All About Variable Pitch Springs
Variable pitch springs are springs that do not have constant coil spacing. This type of coiling design offers a number of advantages, and a wide range of products depend on variable pitch springs to deliver optimal performance.
In order to understand variable pitch springs, it’s important to know two key spring parameters: pitch and rate. Spring pitch is the distance between two adjacent coils, measured from the midpoint of the spring material. Spring rate is the ratio of force required to deform a spring to the extent of deformity. In compression springs, spring rate measures how difficult it is to compress the spring; in extension springs, spring rate measures how difficult it is to extend the spring.
Variable pitch springs are employed when the manufacturer wants to control spring rate, so the two concepts are closely linked. Spring rate can also be controlled by adjusting spring diameter, but variable pitch springs can offer similar rate profiles while maintaining constant coil diameter.
Advantages of Variable Pitch Springs
Manufacturers find a number of advantages in the ability to vary spring pitch. For example, conical springs (and other types of variable diameter springs) can be made to deflect at a linear rate. Variable pitch can also be used to prevent coils from fully closing in “soft” springs, or springs with a low spring rate. Both extension and compression springs can sometimes benefit from the inclusion of several rows of closed coils, which still allows flexibility but prevents tangling.
A more technical advantage is the prevention of spring surge. Spring surge occurs when a spring’s natural frequency corresponds to the frequency of applied force, causing the spring to oscillate back and forth (similar to the way a slinky moves when held on both ends). Spring surge shortens the life of springs, and in some cases can cause immediate failure. By varying the spring pitch, manufacturers can prevent spring surge in high-frequency applications like valves and automatic weapons.
How Variable Pitch Springs Work
If coil diameter and wire diameter are both constant, springs with higher pitch (more distance between adjacent coils) require more force to deflect. In variable pitch springs, the lower-pitch coils deflect first, requiring less force. As applied force increases, coils with higher pitch begin to deflect and the observed spring rate also increases.
Variable pitch springs can be similar in performance to a stack of conventional springs, each with a different pitch. Before modern equipment made it possible to precisely manufacture variable rate springs, these stacks were much more common. However, given the ability to produce a single spring offering similar characteristics, manufacturers often trade multiple parts for a single, streamlined spring.
Uses for Variable Pitch Springs
- High-Performance Vehicle Suspension
In high-performance automobiles, suspension must absorb bumps and dips in the road while keeping the driver in control. Variable pitch springs can offer a soft ride without negatively affecting performance, especially when cornering at high speeds.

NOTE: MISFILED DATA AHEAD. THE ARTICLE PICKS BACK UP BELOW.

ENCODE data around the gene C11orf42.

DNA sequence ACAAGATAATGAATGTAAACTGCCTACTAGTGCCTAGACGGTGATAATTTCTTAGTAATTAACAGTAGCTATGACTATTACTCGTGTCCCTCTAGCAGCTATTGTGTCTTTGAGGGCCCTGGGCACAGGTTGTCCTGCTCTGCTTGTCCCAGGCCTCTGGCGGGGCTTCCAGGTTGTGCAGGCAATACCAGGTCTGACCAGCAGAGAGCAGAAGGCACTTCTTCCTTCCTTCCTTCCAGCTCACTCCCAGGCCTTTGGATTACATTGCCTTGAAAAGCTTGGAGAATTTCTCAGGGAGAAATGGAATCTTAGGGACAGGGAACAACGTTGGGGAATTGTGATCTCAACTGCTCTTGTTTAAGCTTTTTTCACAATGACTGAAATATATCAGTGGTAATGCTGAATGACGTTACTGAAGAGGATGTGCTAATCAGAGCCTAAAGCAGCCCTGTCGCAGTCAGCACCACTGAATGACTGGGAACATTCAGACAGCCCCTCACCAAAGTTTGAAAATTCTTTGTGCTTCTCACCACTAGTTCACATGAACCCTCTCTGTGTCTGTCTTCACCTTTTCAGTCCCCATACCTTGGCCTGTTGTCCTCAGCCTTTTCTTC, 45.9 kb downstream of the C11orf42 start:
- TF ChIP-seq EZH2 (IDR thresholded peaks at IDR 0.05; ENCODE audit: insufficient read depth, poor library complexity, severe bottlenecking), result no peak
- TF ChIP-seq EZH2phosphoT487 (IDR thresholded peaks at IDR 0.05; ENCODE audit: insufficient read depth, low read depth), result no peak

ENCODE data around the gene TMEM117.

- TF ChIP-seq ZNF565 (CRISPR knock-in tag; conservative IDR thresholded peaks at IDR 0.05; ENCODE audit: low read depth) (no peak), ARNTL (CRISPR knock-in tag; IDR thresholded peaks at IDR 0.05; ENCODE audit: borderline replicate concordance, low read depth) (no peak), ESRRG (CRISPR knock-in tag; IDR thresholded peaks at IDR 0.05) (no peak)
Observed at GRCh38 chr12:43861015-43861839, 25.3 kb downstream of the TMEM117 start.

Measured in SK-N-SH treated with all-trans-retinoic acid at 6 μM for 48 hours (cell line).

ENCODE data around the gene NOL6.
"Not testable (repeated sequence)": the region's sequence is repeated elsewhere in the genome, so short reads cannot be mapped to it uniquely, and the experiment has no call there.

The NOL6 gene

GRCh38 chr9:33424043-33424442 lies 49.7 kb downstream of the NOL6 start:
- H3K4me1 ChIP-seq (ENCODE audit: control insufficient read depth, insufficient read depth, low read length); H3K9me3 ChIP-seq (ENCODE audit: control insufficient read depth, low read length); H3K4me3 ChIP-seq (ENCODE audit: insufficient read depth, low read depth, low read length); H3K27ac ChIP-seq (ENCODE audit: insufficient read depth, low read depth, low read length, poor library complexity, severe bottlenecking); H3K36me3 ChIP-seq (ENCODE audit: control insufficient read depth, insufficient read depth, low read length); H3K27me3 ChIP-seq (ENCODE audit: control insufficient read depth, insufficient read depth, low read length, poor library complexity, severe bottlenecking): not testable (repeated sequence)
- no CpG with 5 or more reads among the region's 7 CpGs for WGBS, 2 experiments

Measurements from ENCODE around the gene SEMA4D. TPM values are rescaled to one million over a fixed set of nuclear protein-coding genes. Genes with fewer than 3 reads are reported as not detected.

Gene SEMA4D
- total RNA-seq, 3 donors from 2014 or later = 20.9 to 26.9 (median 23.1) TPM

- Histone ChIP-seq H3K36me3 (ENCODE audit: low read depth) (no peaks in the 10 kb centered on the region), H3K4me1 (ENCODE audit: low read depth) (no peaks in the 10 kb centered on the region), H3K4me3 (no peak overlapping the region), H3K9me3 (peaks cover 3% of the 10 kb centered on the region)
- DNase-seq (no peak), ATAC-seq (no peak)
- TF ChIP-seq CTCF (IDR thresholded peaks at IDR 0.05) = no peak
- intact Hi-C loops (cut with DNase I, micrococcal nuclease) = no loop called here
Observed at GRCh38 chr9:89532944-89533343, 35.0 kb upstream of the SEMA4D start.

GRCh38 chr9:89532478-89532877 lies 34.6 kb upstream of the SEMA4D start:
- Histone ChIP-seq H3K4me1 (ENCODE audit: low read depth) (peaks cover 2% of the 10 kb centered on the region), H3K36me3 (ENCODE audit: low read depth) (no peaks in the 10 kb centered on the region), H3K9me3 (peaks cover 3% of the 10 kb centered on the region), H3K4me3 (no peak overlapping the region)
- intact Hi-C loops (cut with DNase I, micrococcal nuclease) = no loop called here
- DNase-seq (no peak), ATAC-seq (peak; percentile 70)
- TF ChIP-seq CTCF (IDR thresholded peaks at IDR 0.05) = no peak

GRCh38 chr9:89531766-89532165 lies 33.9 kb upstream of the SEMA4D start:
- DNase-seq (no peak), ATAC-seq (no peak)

- Commercial Vehicle Suspension
Commercial vehicles, like delivery trucks and passenger vans, need to provide smooth suspension under a variety of payloads. Variable pitch springs can be designed to offer similar performance under multiple tiers of deflection, corresponding to how empty or full the vehicle is.
- High-End Mattresses
Functioning under the same principle, mattress coils also take advantage of variable pitch springs to create a softer, more responsive mattress that still provides a high degree of underlying support.
Because of their ability to minimize spring surge, variable pitch springs are often used in dynamic applications where the spring is rapidly compressed and decompressed at a rate close to the spring’s resonant frequency. Valve springs represent one such application.
Manufacturing Variable Pitch Springs
Using modern spring coiling equipment, variable pitch spring manufacturers can design and produce springs to match a wide variety of end-products. CNC controls, like our PC-based controls systems, make it easy to dial in pitch parameters alongside other characteristics like diameter and length. Spring manufacturers may choose to clearly delineate sections of differing pitch, or to produce springs with a planned rate of variation. PC-based controls allow operators to design any configuration.
In addition to standard compression-spring variables like wire diameter and end treatment, manufacturers of variable pitch springs must also consider:
- Spring rate: should the spring approximate linear force, constant force or otherwise variable force?
- Spring diameter: should spring diameter be constant, or is a conical, barreled, or hourglass spring more desirable?
- Resonant Frequency: in dynamic applications, at what frequency will the spring be compressed and decompressed?
With robust CNC spring coiling equipment, manufacturers can easily produce variable pitch springs with a wide range of custom parameters. AIM’s line of CNC spring coilers can be configured to manufacture compression springs and extension springs with nearly any pitch configuration.
Take a look at these resources for more information on the springs and spring coilers discussed in this blog.